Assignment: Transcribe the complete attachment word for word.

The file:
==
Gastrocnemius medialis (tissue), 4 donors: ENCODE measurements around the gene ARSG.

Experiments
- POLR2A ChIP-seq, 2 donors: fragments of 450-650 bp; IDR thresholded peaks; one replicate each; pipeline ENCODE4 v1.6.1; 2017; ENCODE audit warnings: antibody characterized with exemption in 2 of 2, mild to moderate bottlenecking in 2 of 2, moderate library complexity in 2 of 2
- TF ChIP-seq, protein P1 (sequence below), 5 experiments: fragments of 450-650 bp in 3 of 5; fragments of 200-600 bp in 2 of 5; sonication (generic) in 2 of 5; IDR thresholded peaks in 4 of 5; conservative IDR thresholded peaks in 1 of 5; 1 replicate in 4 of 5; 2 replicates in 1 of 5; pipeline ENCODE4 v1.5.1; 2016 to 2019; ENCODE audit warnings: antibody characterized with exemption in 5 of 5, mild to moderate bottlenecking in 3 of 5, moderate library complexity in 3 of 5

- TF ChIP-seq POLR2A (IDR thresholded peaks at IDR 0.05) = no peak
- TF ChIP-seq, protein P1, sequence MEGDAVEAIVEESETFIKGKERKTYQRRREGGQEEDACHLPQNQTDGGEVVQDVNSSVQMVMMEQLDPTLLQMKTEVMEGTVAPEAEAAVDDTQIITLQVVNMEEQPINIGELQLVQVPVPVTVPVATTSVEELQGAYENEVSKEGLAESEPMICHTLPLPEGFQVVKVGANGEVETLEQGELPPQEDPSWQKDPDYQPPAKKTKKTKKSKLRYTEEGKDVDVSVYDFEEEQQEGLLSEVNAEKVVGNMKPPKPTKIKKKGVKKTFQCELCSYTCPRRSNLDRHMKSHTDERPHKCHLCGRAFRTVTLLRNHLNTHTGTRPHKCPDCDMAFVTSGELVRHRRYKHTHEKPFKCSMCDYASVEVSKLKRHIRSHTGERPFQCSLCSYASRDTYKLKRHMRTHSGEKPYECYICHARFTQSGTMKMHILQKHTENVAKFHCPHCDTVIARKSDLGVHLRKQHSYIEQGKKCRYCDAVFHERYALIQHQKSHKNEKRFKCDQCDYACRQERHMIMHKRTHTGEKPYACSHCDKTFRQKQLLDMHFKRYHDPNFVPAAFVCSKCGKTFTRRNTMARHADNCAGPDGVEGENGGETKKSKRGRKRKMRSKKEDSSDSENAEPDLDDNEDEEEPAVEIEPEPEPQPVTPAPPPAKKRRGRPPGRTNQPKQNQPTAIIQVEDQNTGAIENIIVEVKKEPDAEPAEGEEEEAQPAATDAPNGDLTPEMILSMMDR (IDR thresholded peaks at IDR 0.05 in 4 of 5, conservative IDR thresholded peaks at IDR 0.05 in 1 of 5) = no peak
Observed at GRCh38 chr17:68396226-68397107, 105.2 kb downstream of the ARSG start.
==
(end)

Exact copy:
Gastrocnemius medialis (tissue), 4 donors: ENCODE measurements around the gene ARSG.

Experiments
- POLR2A ChIP-seq, 2 donors: fragments of 450-650 bp; IDR thresholded peaks; one replicate each; pipeline ENCODE4 v1.6.1; 2017; ENCODE audit warnings: antibody characterized with exemption in 2 of 2, mild to moderate bottlenecking in 2 of 2, moderate library complexity in 2 of 2
- TF ChIP-seq, protein P1 (sequence below), 5 experiments: fragments of 450-650 bp in 3 of 5; fragments of 200-600 bp in 2 of 5; sonication (generic) in 2 of 5; IDR thresholded peaks in 4 of 5; conservative IDR thresholded peaks in 1 of 5; 1 replicate in 4 of 5; 2 replicates in 1 of 5; pipeline ENCODE4 v1.5.1; 2016 to 2019; ENCODE audit warnings: antibody characterized with exemption in 5 of 5, mild to moderate bottlenecking in 3 of 5, moderate library complexity in 3 of 5

- TF ChIP-seq POLR2A (IDR thresholded peaks at IDR 0.05) = no peak
- TF ChIP-seq, protein P1, sequence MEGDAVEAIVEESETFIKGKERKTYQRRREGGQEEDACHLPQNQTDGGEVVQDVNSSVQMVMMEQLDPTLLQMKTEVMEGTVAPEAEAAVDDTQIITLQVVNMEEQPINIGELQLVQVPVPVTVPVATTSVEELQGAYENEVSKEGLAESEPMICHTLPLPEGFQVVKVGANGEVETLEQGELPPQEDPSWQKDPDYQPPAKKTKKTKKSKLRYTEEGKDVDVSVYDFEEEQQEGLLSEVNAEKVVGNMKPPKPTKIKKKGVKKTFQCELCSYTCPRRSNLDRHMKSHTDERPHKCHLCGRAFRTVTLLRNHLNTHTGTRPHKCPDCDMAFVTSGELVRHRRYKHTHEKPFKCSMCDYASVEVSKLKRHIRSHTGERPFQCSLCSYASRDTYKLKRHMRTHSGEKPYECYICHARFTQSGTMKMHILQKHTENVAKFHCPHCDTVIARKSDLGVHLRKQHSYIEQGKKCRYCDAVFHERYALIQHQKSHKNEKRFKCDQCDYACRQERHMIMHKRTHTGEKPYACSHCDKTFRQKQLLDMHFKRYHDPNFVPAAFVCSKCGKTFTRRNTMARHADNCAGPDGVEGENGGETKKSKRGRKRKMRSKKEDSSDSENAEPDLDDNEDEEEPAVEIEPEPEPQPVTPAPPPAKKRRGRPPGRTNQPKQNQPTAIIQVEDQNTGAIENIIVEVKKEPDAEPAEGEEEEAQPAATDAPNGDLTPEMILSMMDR (IDR thresholded peaks at IDR 0.05 in 4 of 5, conservative IDR thresholded peaks at IDR 0.05 in 1 of 5) = no peak
Observed at GRCh38 chr17:68396226-68397107, 105.2 kb downstream of the ARSG start.